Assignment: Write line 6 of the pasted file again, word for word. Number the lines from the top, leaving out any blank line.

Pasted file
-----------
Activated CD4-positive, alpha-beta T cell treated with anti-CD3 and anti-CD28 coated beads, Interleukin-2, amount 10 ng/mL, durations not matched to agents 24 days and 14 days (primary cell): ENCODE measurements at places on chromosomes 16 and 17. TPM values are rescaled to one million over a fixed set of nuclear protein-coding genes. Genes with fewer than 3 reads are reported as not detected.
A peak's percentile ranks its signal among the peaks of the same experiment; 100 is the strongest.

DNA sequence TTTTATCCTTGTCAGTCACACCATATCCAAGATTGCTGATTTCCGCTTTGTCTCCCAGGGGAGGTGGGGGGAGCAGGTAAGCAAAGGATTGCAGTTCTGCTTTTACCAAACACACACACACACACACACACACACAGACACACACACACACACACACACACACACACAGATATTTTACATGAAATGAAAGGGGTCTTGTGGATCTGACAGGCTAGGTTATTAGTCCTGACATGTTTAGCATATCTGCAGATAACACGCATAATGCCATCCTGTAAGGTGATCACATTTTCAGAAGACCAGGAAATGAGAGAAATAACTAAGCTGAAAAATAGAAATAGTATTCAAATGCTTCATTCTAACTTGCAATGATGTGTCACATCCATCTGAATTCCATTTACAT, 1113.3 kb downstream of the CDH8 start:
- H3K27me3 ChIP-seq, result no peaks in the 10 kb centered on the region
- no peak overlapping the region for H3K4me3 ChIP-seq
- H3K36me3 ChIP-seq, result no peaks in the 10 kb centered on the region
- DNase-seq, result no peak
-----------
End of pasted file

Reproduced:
- H3K36me3 ChIP-seq, result no peaks in the 10 kb centered on the region